Official Faces 3rd Drunken Driving Charge

The director of emergency preparedness for Prince George's County was charged last week with driving while intoxicated, the third time he has been arrested on a charge of drunken driving in Maryland, according to police reports and court records.

David Anthony Jacobs, 44, of Bowie, was driving near Smallwood Drive West and St. Patricks Drive in Waldorf shortly after midnight Dec. 30 when he was stopped by a state trooper, Maryland State Police said. Jacobs was taken to the state police barracks in Waldorf, where he was charged with driving while intoxicated. State police said other details of the arrest were not immediately available.

On July 1, 1998, Jacobs was charged with driving under the influence after he was stopped by police in Ocean City while driving a county-owned car. Court records show he pleaded guilty on Jan. 25, 1999, and paid $355 in fines and court costs.

Jacobs also pleaded guilty to driving while intoxicated in 1992 after he was stopped on Interstate 95 in Prince George's. He was fined $85, according to court records. Under Maryland law, a motorist with a blood-alcohol level of 0.08 or 0.09 percent can be charged with driving under the influence. At 0.10 percent or above, a driver can be charged with driving while intoxicated.

County government spokesman Reggie Parks said officials are investigating Jacobs's most recent arrest. He said Jacobs was not driving a county-owned vehicle. Jacobs did not return phone calls yesterday.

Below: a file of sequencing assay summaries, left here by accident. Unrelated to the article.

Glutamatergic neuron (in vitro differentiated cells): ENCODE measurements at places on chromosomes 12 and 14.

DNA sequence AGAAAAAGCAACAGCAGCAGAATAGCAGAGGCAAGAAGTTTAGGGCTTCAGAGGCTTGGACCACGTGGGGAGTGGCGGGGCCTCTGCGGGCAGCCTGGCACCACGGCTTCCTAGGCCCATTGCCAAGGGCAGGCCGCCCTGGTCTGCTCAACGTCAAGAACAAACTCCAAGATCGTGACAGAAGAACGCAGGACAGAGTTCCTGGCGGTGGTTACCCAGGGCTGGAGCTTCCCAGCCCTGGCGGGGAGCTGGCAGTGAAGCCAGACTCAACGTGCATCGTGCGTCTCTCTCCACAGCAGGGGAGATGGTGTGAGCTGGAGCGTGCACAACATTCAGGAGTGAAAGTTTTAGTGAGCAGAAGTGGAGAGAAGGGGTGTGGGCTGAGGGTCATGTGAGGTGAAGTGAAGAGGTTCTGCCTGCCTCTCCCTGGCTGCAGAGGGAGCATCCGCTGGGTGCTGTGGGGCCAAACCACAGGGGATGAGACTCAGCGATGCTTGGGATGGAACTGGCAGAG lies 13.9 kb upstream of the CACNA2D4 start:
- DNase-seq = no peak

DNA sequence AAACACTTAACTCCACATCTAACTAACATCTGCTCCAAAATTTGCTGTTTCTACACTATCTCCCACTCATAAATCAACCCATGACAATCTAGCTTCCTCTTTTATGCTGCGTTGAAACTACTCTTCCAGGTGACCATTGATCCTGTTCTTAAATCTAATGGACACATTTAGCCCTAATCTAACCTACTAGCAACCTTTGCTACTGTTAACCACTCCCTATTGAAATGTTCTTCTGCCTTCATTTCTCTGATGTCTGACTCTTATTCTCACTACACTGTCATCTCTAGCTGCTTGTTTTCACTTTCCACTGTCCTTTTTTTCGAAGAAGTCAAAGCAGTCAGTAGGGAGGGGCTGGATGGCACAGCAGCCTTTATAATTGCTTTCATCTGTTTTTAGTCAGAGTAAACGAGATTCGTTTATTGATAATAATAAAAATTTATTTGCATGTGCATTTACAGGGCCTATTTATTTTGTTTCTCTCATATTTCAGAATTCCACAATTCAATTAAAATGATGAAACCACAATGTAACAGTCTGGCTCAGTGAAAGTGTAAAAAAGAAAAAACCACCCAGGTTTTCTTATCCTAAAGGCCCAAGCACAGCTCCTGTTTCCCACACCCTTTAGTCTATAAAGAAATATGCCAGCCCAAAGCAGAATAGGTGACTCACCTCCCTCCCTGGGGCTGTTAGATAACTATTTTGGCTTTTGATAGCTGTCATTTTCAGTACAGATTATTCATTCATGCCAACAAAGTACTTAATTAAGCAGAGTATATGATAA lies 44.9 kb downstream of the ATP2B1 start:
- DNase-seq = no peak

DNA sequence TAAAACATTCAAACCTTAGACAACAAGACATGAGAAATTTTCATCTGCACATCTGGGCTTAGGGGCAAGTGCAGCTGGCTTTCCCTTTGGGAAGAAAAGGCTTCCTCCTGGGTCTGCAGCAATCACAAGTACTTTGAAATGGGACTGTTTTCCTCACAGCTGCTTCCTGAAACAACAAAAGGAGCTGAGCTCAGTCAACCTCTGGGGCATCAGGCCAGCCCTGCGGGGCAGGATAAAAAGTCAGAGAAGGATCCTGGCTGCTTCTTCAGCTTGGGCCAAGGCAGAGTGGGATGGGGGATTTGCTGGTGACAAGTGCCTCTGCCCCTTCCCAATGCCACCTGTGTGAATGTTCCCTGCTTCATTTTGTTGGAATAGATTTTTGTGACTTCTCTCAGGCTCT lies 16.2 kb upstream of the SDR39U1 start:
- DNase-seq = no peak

Man Gets 20 Years for Killing Rival

A 40-year-old Forestville man was ordered yesterday to serve 20 years in prison for fatally shooting a Gaithersburg man in a dispute about a woman. A Montgomery County jury convicted Gregory Cheseman in October of second-degree murder and using a handgun in a violent crime in the Feb. 3, 1999, shooting death of Claudrez Luez Stenhouse, 31, of the 12800 block of Kitchen House Way.

Prosecutors said Cheseman drove to his ex-girlfriend's apartment because he was jealous that she was dating someone new and then shot Stenhouse three times, including twice in the back as Stenhouse tried to run away. Montgomery Circuit Court Judge Paul A. McGuckian sentenced Cheseman yesterday to 30 years in prison for second-degree murder but suspended 15 years. The judge also ordered Cheseman to serve a consecutive five-year sentence for the handgun charge.

The judge noted that Cheseman, an accountant, had no prior criminal record but had admitted to using drugs since he was 17. Cheseman apologized to Stenhouse's family and said he hoped to one day start a charitable fund in Stenhouse's name.

HIV-Positive Man Jailed for Biting Guard

An HIV-infected man who bit a Frederick security guard during a struggle in June was sentenced yesterday to 18 months in jail for assault. The victim, whose name is being withheld, has not tested positive for the HIV virus, which causes AIDS, State's Attorney Scott Rolle said.

Prosecutors said Eric Glaspie, of Baltimore, cut his mouth while struggling with three security officers, a clerk and an off-duty police officer and bit one of the guards on the arm, breaking his skin. The scuffle began when security officers tried to stop Glaspie from leaving a store after a clerk suspected he was trying to buy merchandise with a bogus check.